Bitcoin is to be treated as “intangible property” and transactions will not be subject to sales tax, the state of New York revealed today.

The New York State Department of Taxation and Finance released a memorandum dated December 5, stating that the exempt status applies to “convertible digital currency”, following months of speculation since an IRS note issued in March.  The Tax Department states:

“The use of convertible virtual currency by a customer to pay for goods or services delivered in New York State is treated as a barter transaction. For sales tax purposes, convertible virtual currency is intangible property. Since the purchase or use of intangible property is not subject to sales tax, any convertible virtual currency received by a party to a barter transaction is not subject to sales tax.”

The clarification goes on to differentiate various transaction scenarios and highlight that goods and services received under various circumstances would themselves still be liable for sales tax.

In addition, exact procedures for merchants wishing to deal in digital currency are outlined with regard to tax registration and other legislative obligations.

The announcement has gained a mixed response from the Bitcoin community, with the Tax Department’s provisos suggesting the departure from the original IRS guidance is not a large one.

“This ruling, while making perfect sense due to the IRS guidance, is yet another example of the old rusting monolith that is government showing its irrelevancy,” Bitcoin Association Co-Founder, David Mondrus told Cointelegraph.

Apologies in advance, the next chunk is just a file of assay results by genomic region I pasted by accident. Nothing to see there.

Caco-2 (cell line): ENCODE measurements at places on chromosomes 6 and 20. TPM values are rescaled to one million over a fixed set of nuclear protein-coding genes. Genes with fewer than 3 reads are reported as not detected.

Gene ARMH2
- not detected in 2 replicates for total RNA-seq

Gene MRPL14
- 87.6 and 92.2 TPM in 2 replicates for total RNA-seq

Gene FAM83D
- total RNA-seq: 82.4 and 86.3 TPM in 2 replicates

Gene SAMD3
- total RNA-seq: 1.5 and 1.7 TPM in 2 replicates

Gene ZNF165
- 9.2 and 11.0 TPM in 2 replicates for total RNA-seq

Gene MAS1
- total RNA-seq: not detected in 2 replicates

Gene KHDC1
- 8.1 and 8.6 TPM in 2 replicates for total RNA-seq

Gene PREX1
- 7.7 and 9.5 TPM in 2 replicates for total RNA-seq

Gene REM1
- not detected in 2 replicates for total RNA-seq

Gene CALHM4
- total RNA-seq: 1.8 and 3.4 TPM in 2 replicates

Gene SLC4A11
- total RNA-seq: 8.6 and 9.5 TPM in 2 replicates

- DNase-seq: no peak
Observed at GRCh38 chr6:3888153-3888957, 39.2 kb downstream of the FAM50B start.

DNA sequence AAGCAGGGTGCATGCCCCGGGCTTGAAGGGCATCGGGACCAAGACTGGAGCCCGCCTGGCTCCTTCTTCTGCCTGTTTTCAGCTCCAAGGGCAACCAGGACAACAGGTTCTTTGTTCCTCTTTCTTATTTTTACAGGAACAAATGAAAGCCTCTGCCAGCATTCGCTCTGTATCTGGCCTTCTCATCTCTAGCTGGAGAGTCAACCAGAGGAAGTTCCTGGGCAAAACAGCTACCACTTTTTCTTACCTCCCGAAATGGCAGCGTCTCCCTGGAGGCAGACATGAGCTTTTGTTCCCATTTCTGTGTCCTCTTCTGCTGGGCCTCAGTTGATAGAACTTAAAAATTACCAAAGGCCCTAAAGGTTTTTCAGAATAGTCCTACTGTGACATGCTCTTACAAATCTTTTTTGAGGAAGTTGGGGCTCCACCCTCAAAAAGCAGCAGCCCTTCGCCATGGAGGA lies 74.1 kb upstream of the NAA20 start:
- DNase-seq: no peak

“First, the law only applies to the NY resident in the transaction, since the Supreme Court ruled in 1992 that only companies with a presence in a state are liable for the collection of sales tax. Second, use tax compliance is notoriously low for internet purchases. And third since barter transactions are rare in the non-Bitcoin world, and therefore complex to most consumers and merchants, almost ensures that compliance with this ruling will be low.”

Counter to this runs a certain sigh of relief from those perhaps anticipating an even less favorable outcome, in light of recent turmoil produced by New York’s BitLicense proposals.

Business attorney and commercial litigator Marco Santori described the activity as “great news” in a tweet, while the Reddit community also expressed caution at criticism.

Meanwhile, the controversially-titled Cryptocurrency Protocol Protection and Moratorium Act put before Congress by Republican Senator Steve Stockman is currently being considered.

The bill calls for a 5-year freeze on further legislation regarding cryptocurrencies at national level, along with further tax exemptions and, in contrast to the New York declaration, treatment of virtual currencies as currency instead of property.

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